Working in a Unionized Environment: What every supervisor and advisor should know about federal labor unions; collective bargaining agreements; official time; LR meetings; an overview of the Federal Service Labor-Management Relations Statute; fundamental employee, union, and management rights; unfair labor practices; controlling official time; handling information requests; the current status of the Executive Orders.

Pricing

Early Bird Tuition (register by July 6):

  • 5 days = $2190
  • 4 days = $1795
  • 3 days = $1385
  • 2 days = $980
  • 1 day = $540

Standard Tuition (register July 7 – July 24):

  • 5 days = $2290
  • 4 days = $1895
  • 3 days = $1485
  • 2 days = $1080
  • 1 day = $640

 

Metro, Parking, Directions

Metro: The International Student House (1825 R Street NW) is located in convenient proximity to the Red Line. Exit Metro at the Dupont Circle station and proceed to the Q Street/North exit. Head north (you will come off the escalator facing north; if you use the elevator take a left after exiting) on Connecticut Avenue to R Street NW (approximately one block). Turn right onto R Street NW. Cross 19th Street NW and the International Student House will be on the left side of the street approximately halfway down the block. If you reach the Bikeshare dock, you’ve gone too far. Approximate walk time: 7-10 minutes.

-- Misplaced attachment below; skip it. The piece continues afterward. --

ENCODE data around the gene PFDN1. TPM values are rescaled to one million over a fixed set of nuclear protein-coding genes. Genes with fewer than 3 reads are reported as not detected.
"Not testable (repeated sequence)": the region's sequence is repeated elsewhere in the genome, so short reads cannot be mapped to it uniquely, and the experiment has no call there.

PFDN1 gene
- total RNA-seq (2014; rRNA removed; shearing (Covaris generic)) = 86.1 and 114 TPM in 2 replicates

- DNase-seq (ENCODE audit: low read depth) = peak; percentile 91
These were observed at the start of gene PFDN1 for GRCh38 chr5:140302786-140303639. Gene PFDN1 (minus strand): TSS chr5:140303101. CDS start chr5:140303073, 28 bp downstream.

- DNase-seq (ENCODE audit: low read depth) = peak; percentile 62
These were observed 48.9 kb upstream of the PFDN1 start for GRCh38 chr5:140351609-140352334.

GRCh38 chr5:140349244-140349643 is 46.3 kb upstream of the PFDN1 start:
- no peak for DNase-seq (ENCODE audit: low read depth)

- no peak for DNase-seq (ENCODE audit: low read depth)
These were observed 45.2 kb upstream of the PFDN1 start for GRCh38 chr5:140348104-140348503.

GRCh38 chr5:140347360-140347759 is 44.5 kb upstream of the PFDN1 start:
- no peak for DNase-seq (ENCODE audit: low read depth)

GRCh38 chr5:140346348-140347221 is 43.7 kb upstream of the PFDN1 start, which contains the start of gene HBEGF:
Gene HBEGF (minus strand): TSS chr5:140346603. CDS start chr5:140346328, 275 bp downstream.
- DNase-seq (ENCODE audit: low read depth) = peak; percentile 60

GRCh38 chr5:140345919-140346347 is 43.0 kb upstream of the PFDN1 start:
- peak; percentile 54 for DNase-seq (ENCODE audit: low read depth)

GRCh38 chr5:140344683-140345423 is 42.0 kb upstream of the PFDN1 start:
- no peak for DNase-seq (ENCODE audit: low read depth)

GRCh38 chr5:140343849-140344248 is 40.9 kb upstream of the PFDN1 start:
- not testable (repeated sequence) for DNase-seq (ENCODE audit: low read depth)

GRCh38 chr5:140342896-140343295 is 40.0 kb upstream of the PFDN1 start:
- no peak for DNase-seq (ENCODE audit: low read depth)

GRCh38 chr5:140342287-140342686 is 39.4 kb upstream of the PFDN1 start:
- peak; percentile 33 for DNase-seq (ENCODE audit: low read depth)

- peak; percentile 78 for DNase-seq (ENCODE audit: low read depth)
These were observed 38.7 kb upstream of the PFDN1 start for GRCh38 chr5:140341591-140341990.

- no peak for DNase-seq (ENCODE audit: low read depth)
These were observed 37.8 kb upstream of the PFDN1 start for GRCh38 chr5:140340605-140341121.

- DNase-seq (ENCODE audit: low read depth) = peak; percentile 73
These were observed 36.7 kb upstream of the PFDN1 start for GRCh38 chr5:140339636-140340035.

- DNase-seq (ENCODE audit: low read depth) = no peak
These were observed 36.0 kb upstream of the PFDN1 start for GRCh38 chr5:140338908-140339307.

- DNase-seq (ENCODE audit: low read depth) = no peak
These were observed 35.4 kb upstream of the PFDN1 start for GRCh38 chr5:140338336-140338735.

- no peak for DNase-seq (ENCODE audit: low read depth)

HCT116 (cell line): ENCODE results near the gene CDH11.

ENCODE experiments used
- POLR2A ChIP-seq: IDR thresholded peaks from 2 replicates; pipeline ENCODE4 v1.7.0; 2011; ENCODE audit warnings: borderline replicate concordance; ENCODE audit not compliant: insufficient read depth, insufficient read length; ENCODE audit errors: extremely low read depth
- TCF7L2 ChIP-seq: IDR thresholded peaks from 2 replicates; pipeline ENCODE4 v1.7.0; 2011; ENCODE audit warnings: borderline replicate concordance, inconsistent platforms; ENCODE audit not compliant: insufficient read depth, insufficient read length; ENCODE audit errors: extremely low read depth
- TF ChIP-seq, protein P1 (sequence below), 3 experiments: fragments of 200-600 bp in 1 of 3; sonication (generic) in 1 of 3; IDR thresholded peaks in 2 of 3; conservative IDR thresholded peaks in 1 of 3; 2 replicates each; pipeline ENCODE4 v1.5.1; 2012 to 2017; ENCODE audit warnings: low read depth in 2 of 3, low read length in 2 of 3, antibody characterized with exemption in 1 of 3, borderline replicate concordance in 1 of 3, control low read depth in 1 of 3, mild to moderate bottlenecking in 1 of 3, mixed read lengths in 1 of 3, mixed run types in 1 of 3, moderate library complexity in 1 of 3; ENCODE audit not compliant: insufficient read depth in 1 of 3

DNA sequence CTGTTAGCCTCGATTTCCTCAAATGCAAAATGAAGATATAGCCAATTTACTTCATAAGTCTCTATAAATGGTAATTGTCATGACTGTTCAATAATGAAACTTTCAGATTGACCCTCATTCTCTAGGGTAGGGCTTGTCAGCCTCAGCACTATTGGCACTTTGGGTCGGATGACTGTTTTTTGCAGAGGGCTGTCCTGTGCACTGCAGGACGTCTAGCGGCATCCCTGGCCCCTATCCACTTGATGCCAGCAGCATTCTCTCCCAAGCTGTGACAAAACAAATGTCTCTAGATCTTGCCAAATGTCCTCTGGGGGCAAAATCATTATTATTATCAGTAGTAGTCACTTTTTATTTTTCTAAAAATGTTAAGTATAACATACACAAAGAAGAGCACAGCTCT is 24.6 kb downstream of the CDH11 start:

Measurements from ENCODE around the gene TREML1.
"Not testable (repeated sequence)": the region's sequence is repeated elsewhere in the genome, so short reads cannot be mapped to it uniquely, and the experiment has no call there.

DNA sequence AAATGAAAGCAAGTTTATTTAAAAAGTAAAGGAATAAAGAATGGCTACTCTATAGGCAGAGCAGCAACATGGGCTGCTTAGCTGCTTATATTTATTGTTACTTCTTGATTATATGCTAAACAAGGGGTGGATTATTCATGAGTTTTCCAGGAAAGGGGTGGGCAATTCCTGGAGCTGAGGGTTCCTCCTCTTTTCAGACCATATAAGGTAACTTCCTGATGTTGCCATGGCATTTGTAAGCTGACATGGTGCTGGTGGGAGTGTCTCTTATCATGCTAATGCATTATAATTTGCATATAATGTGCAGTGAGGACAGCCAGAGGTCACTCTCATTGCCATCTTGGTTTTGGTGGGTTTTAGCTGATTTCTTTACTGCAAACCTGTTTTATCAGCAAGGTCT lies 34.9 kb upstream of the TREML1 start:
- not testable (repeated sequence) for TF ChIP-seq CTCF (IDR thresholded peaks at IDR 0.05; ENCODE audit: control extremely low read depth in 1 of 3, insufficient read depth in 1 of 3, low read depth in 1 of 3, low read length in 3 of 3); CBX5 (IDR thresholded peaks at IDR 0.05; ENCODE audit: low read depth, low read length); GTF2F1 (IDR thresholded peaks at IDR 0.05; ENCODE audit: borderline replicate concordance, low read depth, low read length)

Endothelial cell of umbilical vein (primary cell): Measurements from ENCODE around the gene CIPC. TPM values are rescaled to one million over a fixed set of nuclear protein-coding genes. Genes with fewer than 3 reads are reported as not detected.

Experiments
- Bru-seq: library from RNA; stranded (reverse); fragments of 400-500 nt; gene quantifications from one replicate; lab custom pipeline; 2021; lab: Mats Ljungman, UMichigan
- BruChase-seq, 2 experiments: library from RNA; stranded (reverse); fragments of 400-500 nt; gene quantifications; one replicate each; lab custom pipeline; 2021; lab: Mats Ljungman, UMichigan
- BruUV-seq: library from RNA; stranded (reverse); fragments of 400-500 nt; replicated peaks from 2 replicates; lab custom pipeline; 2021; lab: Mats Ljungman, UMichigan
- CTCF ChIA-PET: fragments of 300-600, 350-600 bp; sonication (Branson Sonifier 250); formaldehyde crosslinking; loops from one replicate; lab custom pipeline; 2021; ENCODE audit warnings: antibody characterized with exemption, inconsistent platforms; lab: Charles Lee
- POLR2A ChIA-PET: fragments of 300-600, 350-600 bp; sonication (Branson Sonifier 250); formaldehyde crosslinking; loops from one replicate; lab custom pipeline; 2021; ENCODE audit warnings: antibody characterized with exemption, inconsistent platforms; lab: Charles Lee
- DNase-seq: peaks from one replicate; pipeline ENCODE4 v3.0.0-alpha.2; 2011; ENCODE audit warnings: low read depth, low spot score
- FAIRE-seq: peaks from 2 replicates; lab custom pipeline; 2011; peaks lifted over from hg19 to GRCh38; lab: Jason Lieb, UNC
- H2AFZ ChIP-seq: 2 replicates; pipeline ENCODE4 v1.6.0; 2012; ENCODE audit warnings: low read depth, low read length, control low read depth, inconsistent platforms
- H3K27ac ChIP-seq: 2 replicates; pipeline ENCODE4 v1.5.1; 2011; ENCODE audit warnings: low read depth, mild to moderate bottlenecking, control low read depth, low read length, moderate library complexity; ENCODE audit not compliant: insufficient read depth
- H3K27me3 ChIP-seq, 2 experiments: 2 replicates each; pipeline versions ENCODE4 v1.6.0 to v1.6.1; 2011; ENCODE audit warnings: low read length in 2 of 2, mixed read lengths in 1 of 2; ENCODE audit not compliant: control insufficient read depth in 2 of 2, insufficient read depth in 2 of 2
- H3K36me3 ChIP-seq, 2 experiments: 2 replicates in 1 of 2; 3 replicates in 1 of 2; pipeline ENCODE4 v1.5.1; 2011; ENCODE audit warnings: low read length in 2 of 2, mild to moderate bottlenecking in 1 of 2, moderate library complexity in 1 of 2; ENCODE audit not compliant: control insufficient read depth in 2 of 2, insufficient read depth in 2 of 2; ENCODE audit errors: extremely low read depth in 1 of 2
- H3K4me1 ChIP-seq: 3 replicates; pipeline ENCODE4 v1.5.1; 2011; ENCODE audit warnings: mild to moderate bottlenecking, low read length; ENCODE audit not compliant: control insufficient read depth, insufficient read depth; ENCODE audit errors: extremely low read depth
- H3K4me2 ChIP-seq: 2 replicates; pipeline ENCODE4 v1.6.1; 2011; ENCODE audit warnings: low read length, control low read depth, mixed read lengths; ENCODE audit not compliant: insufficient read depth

Parking: Street parking is metered and is limited to two hours, unless you have a Washington, DC, Zone 2 parking pass. The closest parking garage is at 11 Dupont Circle, approximately two blocks from the International Student House (1825 R Street NW). Approximate walk time: 5 -7 minutes.